West Virginia Supreme Court Continues Trend of Weakening Medical Management Guidelines

West Virginia Supreme Court Continues Trend of Weakening Medical Management Guidelines

H. Dill Battle, III By H. Dill Battle, III

In a new reported decision the West Virginia Supreme Court of Appeals addressed the addition of psychiatric diagnoses as a secondary condition to a compensable injury.

In Hale v. WVOIC and Rockspring Development, Inc., No. 101028, (W. Va. March 22, 2012), the Court continues its recent trend of weakening the Rule 20 medical management guidelines. The Court addressed whether a claimant must get prior authorization from a claims administrator before seeking an initial psychiatric consultation.

In an unanimous opinion, the Court held that W. Va. C.S.R. § 85-20-12.5(a) was invalid because it is in direct conflict with W. Va. C.S.R. § 85-20-9.10(g) and W. Va. Code § 23-4-1(a), and because it requires the claims administrator to make a psychiatric treatment decision without having the benefit of an expert psychiatric report, as required by W. Va. C.S.R. § 85-20-12.4. Hale at 10-11.

The Court provided a roadmap for claims administrators when it held that W. Va. C.S.R. § 85-20-12.4 sets forth a three-step process that must be followed when a claimant is seeking to add a psychiatric disorder as a compensable injury in his/her workers' compensation claim: (1) the claimant's treating physician refers the claimant to a psychiatrist for an initial consultation; (2) following the initial psychiatric consultation, the psychiatrist is to make a detailed report consistent with the procedure described in W. Va. C.S.R. § 85-20-12.4; and (3) the claims administrator, aided by the psychiatrist's report, is to determine whether the psychiatric condition should be added as a compensable injury in the claim. Hale, at 10-11.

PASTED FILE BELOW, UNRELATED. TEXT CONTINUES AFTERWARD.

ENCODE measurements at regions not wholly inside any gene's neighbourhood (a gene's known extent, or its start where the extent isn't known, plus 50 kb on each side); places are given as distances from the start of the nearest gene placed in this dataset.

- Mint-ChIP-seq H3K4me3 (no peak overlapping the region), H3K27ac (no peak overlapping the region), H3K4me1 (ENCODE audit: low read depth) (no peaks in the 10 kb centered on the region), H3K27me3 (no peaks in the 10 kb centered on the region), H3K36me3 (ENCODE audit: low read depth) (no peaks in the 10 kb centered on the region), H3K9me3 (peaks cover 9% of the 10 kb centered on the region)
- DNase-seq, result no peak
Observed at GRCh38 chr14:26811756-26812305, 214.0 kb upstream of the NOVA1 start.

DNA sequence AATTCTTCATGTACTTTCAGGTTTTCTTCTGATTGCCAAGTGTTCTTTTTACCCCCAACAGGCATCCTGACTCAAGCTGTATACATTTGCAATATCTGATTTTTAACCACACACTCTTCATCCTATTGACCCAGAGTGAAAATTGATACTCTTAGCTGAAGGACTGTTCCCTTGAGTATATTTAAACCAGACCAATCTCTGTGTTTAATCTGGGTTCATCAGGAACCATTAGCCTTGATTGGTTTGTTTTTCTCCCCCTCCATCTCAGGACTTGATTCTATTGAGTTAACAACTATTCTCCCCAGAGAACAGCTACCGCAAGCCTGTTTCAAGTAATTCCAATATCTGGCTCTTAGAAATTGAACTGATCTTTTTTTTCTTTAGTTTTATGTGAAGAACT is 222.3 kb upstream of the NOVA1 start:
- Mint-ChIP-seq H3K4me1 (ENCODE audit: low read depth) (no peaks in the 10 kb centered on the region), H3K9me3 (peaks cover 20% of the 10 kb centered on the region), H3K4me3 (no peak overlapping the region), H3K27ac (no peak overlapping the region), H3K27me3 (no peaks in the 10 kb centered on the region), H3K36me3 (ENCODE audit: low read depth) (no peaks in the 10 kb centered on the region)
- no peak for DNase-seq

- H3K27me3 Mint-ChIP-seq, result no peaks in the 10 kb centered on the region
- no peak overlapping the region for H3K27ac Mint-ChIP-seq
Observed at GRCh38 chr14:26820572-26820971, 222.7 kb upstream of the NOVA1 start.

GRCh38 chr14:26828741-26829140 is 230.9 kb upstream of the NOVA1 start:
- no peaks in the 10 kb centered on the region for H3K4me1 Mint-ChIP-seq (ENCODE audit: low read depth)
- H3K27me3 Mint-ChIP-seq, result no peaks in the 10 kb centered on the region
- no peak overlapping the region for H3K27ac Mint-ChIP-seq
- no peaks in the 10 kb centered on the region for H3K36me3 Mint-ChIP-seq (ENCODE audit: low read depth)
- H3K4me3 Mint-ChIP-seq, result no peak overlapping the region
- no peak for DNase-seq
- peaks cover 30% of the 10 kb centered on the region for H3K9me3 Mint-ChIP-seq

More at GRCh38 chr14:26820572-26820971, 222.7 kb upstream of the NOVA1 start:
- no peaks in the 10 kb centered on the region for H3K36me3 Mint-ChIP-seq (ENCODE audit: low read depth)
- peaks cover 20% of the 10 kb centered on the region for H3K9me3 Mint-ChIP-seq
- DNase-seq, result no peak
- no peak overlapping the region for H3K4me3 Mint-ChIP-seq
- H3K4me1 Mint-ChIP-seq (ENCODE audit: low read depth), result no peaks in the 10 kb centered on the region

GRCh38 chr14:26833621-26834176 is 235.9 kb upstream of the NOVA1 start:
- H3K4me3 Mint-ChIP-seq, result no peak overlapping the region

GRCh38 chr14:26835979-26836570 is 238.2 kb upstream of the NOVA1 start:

It is a pragmatic decision based on the facts of the case although it seems like a relatively light burden for a treating doctor who suspects a psychiatric consequence to seek authorization for a consultation. In that sense it is no different than asking for a neurosurgical or orthopedic referral. However, carriers, self-insured employers, and claims administrators are still allowed to make the ultimate decision about whether to add the psychiatric diagnosis aided by detailed psychiatrist's report.

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